Grass, lawns, yards, grass and turfgrass: everyone has a name for that green space, but what it really is, is your own little piece of the earth. You own it, you take care of it, you're responsible for it. Your lawn needs you! And, you need your lawn.
Our lawns have become a major player in our eco-system, after all lawns cover about 50 million acres in America (2003 estimate). That means what you do is multiplied thousands of times over. So it's important to do things right and not because that's the way you've always done it.
Take steps such as:
Improving your soil
Being careful with herbicides and pesticides
Fertilizing the lawn only after soil testing to determine what your soil actually needs
You can make a difference, and following a few easy steps can go a long way in improving your environmental impact, and making your lawn even more efficient.
Here's a few first steps to get you started
Besides keeping your house from sinking into some dark abyss, your lawn is an important component in our environment. Here are some tips for making your lawn better, and better for our environment.
Grass-cycling is also part of my lawn care program. This alone accounts for a 33% reduction in the amount of supplemental fertilizer needed.
Soil-testing is a critical first step in any lawn improvement (read more about pH levels). You need to know how much phosphorus is in your soil right now, before you add more. Turfgrass grows best in a soil with an optimum pH level for turfgrass. Soil testing will give you that info and if need be, you can take some very simple steps to improve the pH level.
Let's face it: your, turf grass lawn, yard, or whatever you call it, is pretty cool. Not only does grass smell good when you mow it, but grass feels good to walk across. My kids like playing on it, and my dogs definitely like it for entirely different reasons. Grass looks pretty in the early morning with the dew sparkling across it, or in the fall when the first frost settles in.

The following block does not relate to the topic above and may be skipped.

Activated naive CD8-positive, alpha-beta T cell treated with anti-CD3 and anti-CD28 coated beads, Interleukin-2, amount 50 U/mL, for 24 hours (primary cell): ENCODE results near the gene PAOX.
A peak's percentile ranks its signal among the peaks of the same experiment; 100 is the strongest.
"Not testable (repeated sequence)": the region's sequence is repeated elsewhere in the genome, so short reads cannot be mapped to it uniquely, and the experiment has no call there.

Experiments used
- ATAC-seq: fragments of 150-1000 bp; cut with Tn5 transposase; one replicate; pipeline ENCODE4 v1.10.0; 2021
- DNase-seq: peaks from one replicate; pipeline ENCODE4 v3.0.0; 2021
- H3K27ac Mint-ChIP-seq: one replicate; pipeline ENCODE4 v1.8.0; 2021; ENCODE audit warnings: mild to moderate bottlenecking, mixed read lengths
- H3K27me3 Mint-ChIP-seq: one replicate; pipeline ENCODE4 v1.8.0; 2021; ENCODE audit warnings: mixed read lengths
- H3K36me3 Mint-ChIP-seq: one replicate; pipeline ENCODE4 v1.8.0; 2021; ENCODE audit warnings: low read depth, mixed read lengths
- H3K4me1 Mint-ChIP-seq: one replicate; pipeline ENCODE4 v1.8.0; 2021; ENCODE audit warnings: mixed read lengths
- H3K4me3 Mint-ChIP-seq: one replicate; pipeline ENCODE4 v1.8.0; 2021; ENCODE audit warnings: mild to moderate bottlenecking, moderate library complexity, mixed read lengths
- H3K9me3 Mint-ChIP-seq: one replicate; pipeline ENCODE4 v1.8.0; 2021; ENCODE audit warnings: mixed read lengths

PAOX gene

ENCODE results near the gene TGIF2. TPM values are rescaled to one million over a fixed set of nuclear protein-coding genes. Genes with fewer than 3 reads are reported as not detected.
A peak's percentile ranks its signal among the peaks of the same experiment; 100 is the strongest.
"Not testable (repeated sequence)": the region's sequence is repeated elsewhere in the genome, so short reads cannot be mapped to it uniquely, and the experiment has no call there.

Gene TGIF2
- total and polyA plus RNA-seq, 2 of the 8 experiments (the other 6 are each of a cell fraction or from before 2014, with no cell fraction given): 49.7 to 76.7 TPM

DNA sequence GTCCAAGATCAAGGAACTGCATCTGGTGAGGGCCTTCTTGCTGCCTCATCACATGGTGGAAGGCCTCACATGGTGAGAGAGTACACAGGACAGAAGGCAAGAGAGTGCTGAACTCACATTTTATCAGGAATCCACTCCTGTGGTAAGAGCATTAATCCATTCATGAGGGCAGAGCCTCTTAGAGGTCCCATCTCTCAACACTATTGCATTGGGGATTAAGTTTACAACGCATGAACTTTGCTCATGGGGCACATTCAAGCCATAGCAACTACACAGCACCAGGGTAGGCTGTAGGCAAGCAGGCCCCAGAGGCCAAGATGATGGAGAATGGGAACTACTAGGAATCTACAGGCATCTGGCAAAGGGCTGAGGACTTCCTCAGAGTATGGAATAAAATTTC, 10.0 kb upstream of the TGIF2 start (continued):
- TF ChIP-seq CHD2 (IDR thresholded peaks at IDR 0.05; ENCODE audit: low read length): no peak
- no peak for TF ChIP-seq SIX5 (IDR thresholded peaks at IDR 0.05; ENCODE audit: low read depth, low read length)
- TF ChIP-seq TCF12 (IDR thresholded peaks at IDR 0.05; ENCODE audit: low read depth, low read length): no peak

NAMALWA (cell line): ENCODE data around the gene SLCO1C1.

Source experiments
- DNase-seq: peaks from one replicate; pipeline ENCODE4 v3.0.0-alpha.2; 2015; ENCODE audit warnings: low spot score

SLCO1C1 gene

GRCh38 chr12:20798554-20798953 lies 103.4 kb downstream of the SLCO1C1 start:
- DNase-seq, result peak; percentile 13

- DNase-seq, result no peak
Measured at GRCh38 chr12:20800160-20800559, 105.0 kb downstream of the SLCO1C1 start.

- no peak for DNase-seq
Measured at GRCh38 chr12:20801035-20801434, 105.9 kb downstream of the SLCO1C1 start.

The only thing all that lovely lawn of green grass asks is a little care, a little patience, and to be fed and groomed occasionally. Pretty much what your kids expect, except you'll never have to set up a college fund for your grass.
Understanding how healthy soils create healthy turfgrasses goes a long way in promoting the use of organic lawn care... just be aware of the limitations.
Lawn care isn?t difficult and doesn?t need to be expensive. It?s a matter of understanding what?s going on and what?s really happening when things don?t look right.
Every lawn and landscape has its share of problems. If you don?t see the problems, it?s because you?re not sure what to look for.
With a little knowledge, a sense of timing and a few helpful hints, even beginners can achieve results that will have the neighbors seeking their advice.
Lawn problems fall into 5 major categories:
Spring is a time when most people start thinking about their lawns again, especially after an especially dreary winter. And when thoughts turn to grass, lawn fertilization can't be far away. Cool-season grasses benefit from some (minimal) nitrogen application before they have the most significant period of root development in the spring. However, warm-season grasses don't start growing till later in the year. Wait until 50% - 75% of a lawn greens before applying nitrogen. Excess spring fertilization promotes a lot of shoot growth can be disastrous if there is a late freeze.